ANTHONY HOPKINS: I like that a lot. I used to work with UCLA. I've got a deal with them. I'm supposed to do two weeks of single days, because they gave me a doctorate (UCLA Medal) about three years ago and I owe them, but I've been busy. I like working with students, young actors, because they get very intense. So I go in there and I’m very provocative, and I say to them, ‘You know, if you never acted again, nobody would care. That's how important acting is. So relax, it's not important.’ And they say, ‘What!?’ ‘It's not that finally important, is it? I mean your life is more important.’ I said: ‘So you know, you don't have to draw all these big preparations, you know. Just do it now, and you don't have to be good, bad or indifferent. Who cares?’ What I like doing is releasing people — let everything go, relax and let everything go to hell, because it doesn’t have to be perfect. I just did (directed) a film recently called Slipstream which is making a lot of people very angry because I break all the rules. I say, ‘Get a life. What’s your problem? It's only a stupid movie. Why are you getting so upset?’ I like to provoke. I like to prompt people. ‘Come on, lighten (up).’

MOVIESONLINE: WHAT DO YOU GET FROM DIRECTING THAT YOU DON'T GET FROM ACTING? WHY WAS IT IMPORTANT TO YOU TO MAKE YOUR OWN FILMS?

ANTHONY HOPKINS: Well, it wasn't important at all. I don't even use the word ‘important’ about anything I do. That word's so loaded with such heaviness and dark looks of significance. I just did it because I did it for fun. I did it because I wanted to. Somebody said, ‘Why don't you write a script”’ So I wrote a script. Well I’ll really go to town on this and do it back to front and do everything just to annoy people. And I've got a great group of actors -- John Turturro and Christian Slater -- and they all seem to fall into it, and I've had some great reviews and some angry reactions to it. A man met me outside a restaurant today, down there, I was having a coffee and he came up to me and said, ‘I just saw Slipstream.’ He said, ‘It's changed my life.’ I said, ‘What?’ I said he’s just being an intense Los Angelene. He said, ‘It did, it just blew my brains because you've defied all laws of logic and linearity,’ and I said, ‘Okay.’ He said, ‘But it's the whole philosophy in it,’ and I said, ‘We have no control.’ And I like making people irritable, because when you tell people you have no power, they go, ‘What?!’ ‘I have power. Nobody told me I didn’t have anything.’ None of us have any power at all.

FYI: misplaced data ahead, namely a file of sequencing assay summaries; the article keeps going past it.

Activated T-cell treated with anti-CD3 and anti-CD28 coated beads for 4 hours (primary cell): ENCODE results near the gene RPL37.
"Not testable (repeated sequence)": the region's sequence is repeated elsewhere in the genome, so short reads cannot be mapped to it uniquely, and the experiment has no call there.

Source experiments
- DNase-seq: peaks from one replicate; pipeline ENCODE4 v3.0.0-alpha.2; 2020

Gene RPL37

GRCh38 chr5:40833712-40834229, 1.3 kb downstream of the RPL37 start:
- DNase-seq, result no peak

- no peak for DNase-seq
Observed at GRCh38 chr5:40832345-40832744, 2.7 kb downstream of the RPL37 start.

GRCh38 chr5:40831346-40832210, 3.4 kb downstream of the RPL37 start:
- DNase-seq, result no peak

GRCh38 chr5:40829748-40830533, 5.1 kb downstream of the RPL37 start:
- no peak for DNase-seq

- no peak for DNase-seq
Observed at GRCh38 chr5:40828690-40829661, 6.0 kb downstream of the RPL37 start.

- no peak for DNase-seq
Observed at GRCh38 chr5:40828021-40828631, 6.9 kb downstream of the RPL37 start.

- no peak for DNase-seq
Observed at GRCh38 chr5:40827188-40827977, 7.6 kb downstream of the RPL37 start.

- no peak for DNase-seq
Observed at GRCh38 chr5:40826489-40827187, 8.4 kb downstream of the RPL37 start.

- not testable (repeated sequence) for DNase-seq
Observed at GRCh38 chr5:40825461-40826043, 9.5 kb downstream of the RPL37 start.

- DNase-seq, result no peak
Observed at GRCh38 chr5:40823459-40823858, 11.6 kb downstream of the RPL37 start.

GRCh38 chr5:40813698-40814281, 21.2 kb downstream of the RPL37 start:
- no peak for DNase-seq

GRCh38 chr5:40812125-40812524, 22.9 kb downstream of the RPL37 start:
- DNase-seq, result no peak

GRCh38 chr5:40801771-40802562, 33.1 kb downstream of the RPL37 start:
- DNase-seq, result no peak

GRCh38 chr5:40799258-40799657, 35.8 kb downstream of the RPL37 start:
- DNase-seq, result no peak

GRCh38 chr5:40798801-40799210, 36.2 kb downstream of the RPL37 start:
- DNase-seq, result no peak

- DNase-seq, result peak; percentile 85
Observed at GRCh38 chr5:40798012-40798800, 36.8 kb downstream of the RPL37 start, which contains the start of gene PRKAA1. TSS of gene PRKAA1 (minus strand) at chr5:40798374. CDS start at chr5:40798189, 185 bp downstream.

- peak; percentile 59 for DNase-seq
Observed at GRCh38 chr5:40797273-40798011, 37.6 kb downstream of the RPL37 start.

MOVIESONLINE: WHO DID YOU LOOK TO IN TERMS OF FILMMAKING INFLUENCES WHEN YOU DID SLIPSTREAM BECAUSE IT'S SO AVANT GARDE?

ANTHONY HOPKINS: No one. Just from my own brain. People could say it’s David Lynch. Let me be honest. I'd say there's a little bit of all of us and a bit of David Lynch, but I just wrote it as a stream of consciousness and I didn't edit it, and of course when I was about to do the film, I changed a couple of scenes. I cut lines. But I just did it for the sheer hell of it and a lot of people — it seems to appeal to young audiences, and they want to go back and see more of it. So. I think that's it.

MOVIESONLINE: HAVE YOU BEEN ON ANY OF YOUR MOTOR TRIPS LATELY DRIVING ACROSS COUNTRY?

ANTHONY HOPKINS: I drove up to Aspen. I had an art show up there. I paint. I had an art exhibition in Aspen so I drove up there. Drove up to Seattle for a film festival recently. So I do a lot of driving. I prefer to. I like flying but I like to go through the desert. But I don't do as much as I used to.

MOVIESONLINE: BY YOURSELF?

ANTHONY HOPKINS: (Smiles) No, with my wife. I used to drive on my own.

"Beowulf” opens in theaters on November 16th.